I say it again, the man was a creep--not because he was gay, but because of the diary, and because he left it behind for Gloria to read. Then there's the fact he lived with his mother until he was 53, when she died. By itself that would just be kind of odd; taken with everything else it tends to red-line the creep factor. (It sounds like Sebastian and Violet Venable in Suddenly, Last Summer.)
Lost & Found: Night Has a Thousand Eyes, Jim Lane, Jim Lane's Cinemadrome, 6 May 2011
Was Cornell Woolrich this miserable, self-hating, misanthropic creep described by Jake Hinkson and Jim Lane, or has the legend of Cornell Woolrich over the years grown taller in the telling? Let's try to look at what we really know.
As the note on the Cornell Woolrich papers at Columbia University states there is, in fact, "very little information" about the author's personal life. We know that after his parents Genaro and Claire divorced he lived in Mexico for a time with his father, then resided with his mother at his maternal grandfather's house in New York; that he attended Columbia University but dropped out before getting a degree, publishing his first book, a Jazz Age novel inspired by F. Scott Fitzgerald, at the age of 22; that he was briefly married in California; that after his divorce he moved back to New York and lived with his mother until her death; that he lived a solitary, lonely life until his own death a decade later.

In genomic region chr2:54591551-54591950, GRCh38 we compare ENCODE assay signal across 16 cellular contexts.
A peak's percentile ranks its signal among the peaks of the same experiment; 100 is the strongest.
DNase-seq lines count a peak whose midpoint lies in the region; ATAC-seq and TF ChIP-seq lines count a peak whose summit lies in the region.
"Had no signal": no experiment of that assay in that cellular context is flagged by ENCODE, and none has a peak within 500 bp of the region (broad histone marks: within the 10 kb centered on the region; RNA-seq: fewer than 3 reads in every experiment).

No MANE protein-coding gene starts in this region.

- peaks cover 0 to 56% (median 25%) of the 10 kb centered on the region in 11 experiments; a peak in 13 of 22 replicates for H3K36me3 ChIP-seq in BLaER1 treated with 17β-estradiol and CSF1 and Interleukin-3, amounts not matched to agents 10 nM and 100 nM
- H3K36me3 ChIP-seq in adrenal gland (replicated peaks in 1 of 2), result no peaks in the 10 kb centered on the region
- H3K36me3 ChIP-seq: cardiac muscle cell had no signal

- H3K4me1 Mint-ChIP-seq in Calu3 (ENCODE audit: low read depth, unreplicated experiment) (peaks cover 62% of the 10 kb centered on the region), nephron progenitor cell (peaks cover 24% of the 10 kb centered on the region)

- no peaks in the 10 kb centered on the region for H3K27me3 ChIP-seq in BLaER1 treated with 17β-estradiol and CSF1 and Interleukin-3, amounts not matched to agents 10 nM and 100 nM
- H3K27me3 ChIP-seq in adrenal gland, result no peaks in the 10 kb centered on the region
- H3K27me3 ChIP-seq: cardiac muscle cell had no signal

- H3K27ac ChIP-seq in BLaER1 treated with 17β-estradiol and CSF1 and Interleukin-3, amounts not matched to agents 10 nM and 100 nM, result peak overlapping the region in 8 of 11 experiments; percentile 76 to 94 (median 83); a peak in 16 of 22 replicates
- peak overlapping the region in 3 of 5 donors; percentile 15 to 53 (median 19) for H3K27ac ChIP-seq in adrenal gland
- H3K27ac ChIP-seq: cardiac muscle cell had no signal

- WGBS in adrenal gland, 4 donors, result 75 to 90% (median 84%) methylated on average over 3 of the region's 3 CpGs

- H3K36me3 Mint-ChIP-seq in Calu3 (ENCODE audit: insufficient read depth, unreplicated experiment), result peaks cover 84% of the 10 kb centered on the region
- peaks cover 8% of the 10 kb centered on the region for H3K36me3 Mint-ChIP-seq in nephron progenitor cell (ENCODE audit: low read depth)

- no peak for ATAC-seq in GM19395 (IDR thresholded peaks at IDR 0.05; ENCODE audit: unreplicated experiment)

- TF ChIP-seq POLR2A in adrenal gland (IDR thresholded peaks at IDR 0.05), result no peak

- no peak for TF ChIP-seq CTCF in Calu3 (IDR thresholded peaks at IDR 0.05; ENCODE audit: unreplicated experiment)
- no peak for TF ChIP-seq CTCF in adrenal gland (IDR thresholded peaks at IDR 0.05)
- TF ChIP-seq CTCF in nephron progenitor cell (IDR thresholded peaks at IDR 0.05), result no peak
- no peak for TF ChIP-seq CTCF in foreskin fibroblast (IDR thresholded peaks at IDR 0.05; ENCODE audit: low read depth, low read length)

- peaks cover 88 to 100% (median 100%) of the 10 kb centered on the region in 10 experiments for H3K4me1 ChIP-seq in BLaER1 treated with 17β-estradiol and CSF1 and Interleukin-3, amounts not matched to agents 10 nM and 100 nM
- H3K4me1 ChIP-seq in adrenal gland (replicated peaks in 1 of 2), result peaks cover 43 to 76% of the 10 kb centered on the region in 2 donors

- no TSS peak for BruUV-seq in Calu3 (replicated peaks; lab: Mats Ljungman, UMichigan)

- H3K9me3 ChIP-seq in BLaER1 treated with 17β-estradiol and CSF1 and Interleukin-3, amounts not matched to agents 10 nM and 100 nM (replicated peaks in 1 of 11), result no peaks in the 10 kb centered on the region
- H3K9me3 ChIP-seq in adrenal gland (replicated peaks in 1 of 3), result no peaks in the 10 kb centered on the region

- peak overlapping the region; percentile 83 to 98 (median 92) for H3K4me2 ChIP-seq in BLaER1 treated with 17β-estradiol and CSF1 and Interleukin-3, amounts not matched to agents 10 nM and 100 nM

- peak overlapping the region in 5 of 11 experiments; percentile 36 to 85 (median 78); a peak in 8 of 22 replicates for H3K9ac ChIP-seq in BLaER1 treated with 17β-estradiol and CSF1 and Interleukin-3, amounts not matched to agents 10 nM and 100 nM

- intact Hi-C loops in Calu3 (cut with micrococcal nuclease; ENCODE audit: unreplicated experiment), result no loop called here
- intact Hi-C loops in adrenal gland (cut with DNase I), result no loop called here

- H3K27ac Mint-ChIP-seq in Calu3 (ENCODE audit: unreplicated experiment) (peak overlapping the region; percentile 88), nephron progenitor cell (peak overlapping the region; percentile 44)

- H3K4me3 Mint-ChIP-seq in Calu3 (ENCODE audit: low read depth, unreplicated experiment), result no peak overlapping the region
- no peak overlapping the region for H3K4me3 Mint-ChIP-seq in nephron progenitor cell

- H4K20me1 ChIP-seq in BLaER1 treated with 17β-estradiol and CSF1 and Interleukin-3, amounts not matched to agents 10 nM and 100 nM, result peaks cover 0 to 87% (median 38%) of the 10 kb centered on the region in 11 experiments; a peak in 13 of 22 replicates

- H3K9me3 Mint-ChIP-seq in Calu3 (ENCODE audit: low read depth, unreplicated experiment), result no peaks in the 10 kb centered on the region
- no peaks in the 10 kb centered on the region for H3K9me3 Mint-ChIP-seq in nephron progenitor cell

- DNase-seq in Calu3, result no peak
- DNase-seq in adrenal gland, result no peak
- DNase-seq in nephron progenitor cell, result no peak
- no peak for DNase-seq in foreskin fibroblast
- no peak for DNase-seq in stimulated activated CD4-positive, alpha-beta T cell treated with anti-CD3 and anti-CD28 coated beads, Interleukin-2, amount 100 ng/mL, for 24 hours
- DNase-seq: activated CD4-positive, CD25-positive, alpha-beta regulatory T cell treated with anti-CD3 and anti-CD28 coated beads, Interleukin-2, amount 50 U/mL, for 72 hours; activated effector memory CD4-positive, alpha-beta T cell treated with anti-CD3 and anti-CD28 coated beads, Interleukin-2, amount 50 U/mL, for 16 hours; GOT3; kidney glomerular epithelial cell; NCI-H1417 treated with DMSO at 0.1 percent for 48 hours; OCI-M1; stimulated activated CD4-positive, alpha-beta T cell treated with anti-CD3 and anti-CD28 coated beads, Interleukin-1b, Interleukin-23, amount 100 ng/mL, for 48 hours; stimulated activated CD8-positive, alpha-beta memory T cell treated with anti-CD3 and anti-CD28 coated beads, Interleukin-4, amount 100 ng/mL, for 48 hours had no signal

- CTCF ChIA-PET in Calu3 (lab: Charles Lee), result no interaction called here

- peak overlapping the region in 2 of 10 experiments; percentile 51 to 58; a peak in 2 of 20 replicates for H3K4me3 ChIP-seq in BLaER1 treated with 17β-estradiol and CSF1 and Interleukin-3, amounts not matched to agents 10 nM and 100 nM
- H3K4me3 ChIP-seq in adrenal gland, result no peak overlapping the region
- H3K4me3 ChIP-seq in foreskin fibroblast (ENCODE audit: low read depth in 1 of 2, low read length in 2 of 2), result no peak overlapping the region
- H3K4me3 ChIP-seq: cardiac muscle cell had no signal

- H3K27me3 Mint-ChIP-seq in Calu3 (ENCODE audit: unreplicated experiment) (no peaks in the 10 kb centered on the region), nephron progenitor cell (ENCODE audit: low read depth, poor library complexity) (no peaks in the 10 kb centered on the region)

back cover of Woolrich's short fiction
collection Violence (1958), which
appeared about eight months after
his mother's death at the age of 83
Most of the book is given over to close detail and analysis of, I believe, every story and novel Woolrich wrote, as well as the numerous film, radio and television adaptations of his work.
Nevins I'm sure did all he could to dig up information, but there just does not seem to be all that much primary material out there about this reclusive man, who by his own declaration was born to live a solitary life.
A rather similar case in some ways is that of Raymond Chandler, where almost all the personal detail on Chandler that has fueled his three (and counting) biographies comes from the letters he wrote during the last twenty years of his life (he lived to be seventy). However, these often brilliant letters that Chandler wrote in the 1940s and 1950s make a tremendous difference, bringing his remarkable personality vividly alive.